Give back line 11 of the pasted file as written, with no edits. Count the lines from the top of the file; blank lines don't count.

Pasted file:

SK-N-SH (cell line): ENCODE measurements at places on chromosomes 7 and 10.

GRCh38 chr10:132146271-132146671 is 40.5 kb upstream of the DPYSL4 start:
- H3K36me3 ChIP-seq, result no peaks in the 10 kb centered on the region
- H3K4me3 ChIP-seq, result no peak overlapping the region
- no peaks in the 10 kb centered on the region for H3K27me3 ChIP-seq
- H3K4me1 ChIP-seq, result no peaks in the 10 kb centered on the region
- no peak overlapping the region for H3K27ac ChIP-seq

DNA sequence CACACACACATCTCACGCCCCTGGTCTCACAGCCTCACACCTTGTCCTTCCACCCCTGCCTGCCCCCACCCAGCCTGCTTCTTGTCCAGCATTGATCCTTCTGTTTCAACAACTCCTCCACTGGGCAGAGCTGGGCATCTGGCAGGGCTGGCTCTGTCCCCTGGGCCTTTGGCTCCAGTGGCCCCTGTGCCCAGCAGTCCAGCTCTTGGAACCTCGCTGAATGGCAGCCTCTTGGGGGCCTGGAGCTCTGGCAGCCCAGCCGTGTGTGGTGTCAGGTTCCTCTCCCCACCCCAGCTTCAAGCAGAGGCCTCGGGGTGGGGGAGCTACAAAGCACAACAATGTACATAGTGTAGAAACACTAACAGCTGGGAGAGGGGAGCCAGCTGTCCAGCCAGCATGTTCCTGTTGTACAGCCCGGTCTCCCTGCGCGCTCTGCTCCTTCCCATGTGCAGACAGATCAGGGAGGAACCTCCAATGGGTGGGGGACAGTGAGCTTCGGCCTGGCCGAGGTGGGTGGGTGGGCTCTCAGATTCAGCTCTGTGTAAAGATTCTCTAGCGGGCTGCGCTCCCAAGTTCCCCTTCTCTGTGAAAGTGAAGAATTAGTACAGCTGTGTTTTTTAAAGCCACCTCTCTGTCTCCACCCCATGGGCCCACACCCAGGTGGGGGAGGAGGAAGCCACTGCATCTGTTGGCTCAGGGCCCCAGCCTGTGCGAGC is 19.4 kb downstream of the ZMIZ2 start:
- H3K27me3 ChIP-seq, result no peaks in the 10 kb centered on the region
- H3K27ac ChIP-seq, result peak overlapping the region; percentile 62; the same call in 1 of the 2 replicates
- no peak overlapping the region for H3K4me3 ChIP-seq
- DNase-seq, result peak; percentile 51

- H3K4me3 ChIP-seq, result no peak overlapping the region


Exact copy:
- no peak overlapping the region for H3K4me3 ChIP-seq